Environmental Science: Our Local Biodiversity & Environmental Impact Statements

The Environmental Science merit badge has been a lot of fun to teach. In many ways, today’s activities were my favorite because they got us outdoors and we were able to visually see examples of local biodiversity, invasive species, erosion, and so much more. We concluded by discussing components of an environmental impact statement.

Today is the final post in the series highlighting the activities I have coordinated as the Environmental Science merit badge counselor for our local Boy Scout Troop.

Biodiversity & an Environmental Impact Statement @EvaVargaOur Local Biodiversity

For requirement #5, we chose two outdoor study areas that are very different from one another (a nearby forested woodland and an area of the sand dune undergoing succession). In small groups, the scouts marked off a study area with flags and counted the number of species found within. They then estimate how much space was occupied by each species and the type and number of nonplant species observed.

After our visit to each area, they were directed to write a report that discusses the biodiversity and population density of the chosen study areas. I look forward to reading their work and discussing what they learned from this experience one-on-one.

Environmental Impact Statements

Requirement #6 of the merit badge requirements is a little vague.

Using the construction project provided or a plan you create on your own, identify the items that would need to be included in an environmental impact statement for the project planned.

I do not know what construction project to which is referred so I was a bit confused. In my opinion, a local real-life construction project would be best suited for this requirement as the boys would have real experience and prior knowledge.

I thereby opted to take the boys for a walk around our neighborhood by which we were able to do several things:

  • visit a residential construction site and talk about the impact the housing development had on the local ecosystem (sand dune)
  • view, from a short distance, the north spit where a liquified natural gas (LNG) pipeline terminal has been proposed

Locally, there has been a HUGE political battle in regards to the LNG whereupon we could visually see the north spit where a liquified natural gas (LNG) pipeline terminal has been proposed. Along the way, we also observed areas disturbed by construction and thus an abundance of invasive plant species, an open meadow-like area (generally shrubs of both native and invasive species and a variety of wild grasses) the city presumably mowed to reduce wildfire danger, and the site where a WW2 bunker had been removed (this greatly saddened us but I believe the local authorities did so due to fear of litigation).

When we returned home, we discussed the impact the residential construction had on the area as well as the proposed LNG terminal. I pulled up the final Environmental Impact Statement that was released to the public and we walked through components of it for quite some time. It is rather lengthy – over 200 pages – so I aimed to summarize and pull out the key components including:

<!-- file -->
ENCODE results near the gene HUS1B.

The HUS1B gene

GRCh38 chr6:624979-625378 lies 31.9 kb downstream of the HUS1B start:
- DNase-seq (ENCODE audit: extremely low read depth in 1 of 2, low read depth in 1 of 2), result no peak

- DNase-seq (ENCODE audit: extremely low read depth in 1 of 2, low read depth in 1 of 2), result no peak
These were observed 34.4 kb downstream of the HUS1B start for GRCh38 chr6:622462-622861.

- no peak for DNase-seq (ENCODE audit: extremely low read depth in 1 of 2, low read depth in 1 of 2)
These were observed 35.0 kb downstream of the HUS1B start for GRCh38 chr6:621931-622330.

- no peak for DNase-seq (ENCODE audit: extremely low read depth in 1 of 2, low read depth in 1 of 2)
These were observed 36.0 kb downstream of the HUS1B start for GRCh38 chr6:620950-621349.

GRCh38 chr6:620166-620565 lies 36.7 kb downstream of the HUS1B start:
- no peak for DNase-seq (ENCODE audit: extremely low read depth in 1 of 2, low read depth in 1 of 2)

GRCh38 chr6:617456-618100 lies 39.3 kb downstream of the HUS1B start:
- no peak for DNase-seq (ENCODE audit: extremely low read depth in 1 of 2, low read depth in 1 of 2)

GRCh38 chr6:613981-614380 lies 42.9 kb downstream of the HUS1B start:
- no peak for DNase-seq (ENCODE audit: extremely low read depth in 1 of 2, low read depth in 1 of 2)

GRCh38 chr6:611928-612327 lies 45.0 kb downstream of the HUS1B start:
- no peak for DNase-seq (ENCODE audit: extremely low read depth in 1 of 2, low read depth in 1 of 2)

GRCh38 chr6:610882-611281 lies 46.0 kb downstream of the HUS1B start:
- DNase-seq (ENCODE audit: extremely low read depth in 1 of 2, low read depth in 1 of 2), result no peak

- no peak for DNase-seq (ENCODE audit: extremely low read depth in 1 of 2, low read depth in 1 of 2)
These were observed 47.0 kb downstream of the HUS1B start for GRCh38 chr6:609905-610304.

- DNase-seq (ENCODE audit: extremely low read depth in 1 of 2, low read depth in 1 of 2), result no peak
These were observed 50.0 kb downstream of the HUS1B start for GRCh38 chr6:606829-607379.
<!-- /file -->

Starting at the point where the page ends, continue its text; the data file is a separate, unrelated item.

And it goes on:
• topographical maps
  • proposed roads
  • drafts of engineering plans for containment
  • mitigation plans

The previous posts in this series have touched on the following topics:

Environmental Policy Timeline, Key Terms, & Pollination

How Species Respond to Environmental Changes & Endangered Species

Acid Rain, Pollution Prevention, & Conservation Practices

Scientists At Work: Activities and Books to Promote Science Literacy

Promote Science Literacy - Scientists at WorkScience understanding is key to making our way in the world. Whether we are making decisions about our health care, attempting to understand currents events, or learning to perform a new job, science knowledge plays an important role.

The major goal of scientists is to develop current theories that explain bodies of data and predict outcomes of further investigations. Engineers use their knowledge to solve problems.

Modeling, critiquing, and communicating are equally important in STEM fields as are observing and conducing research, testing a hypothesis, and analyzing data.

Promote Science Literacy

Hands-on science instruction and experience in inquiry science is important for understanding STEM concepts. However, it is also important for students to develop an understanding of what scientists actually DO in their day-to-day work. Today, I share a few tips to improve your student’s science literacy.

Encourage students to read nonfiction during independent reading time. Consider reading aloud a biography of a scientist that corresponds with your current unit of study.

Give a book talk about a new nonfiction title. Invite students to share a short book talk on a title they have read.

Create book display to highlight scientists at work. Rotate themes on a monthly or quarterly basis.

Set up a display of the tools and equipment scientists use.

Ask students to interview a scientist in your community. Create posters to share what you’ve learned with others.

Take a field trip to visit with scientists in the field. Consider agricultural sciences, healthcare, and engineering related work.

hydrogeologyScientists at Work